Shell sustains $22 billion hit from coronavirus price slump
After oil giant, Royal Dutch Shell announced in mid-April an ambition to reduce greenhouse gas emissions to net zero by 2050, Shell now says its writing down the value of its assets by as much as $22 billion.
According to CNN, the company is accelerating its shift away from fossil fuels due to lower oil prices.
Shell slashed its outlook for energy prices Tuesday, saying in a statement that it expects Brent crude to cost $40 per barrel in 2021 and $50 per barrel in 2022. Prices are forecast to rise to $60 per barrel in 2023.
The company said the changes to its price forecast reflect the economic trauma caused by the coronavirus pandemic, which has plunged countries around the world into recession and sharply reduced demand for energy.
Brent crude futures hit their lowest level in decades in April, falling below $20 per barrel. They've staged a comeback to trade above $41 per barrel, but that's still well below where prices started the year.
Shell said Tuesday that it expects to take a charge of between $15 billion and $22 billion in the second quarter as a result of the shifting market conditions. It's scheduled to report its financial results for the quarter on July 30.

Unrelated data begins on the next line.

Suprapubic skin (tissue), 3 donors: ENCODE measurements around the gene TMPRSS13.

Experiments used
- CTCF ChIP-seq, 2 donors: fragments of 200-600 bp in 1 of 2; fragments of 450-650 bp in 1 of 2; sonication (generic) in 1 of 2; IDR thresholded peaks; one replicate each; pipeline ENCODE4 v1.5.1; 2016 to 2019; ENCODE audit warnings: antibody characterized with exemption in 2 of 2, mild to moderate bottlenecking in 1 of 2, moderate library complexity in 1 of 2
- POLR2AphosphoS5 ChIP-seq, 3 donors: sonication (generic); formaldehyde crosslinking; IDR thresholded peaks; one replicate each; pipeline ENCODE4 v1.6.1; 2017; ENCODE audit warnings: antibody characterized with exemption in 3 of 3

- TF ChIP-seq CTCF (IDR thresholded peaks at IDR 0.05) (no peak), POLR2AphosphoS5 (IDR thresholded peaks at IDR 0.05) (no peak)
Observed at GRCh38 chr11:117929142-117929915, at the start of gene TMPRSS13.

The company said in a statement that it would continue to "adapt to ensure the business remains resilient." Shell cut its dividend in April for the first time since World War II in an effort to conserve cash.
The huge slump in demand for oil and gas this year is pushing many of the industry's biggest companies to accelerate a shift to cleaner fuels. Shell has committed to achieving net zero carbon emissions from its own operations by 2050.
BP agreed to sell its petrochemicals business for $5 billion on Monday, saying the company's resources would be better deployed elsewhere as it tries to achieve net zero emissions by 2050 or sooner. BP announced earlier this month that it would write down the value of its assets by as much as $17.5 billion in the second quarter.
Demand for crude is starting to recover as countries restart their economies. But a potential resurgence of the virus poses a major risk to any forecasts, helping to keep a lid on prices even as a supply glut eases.
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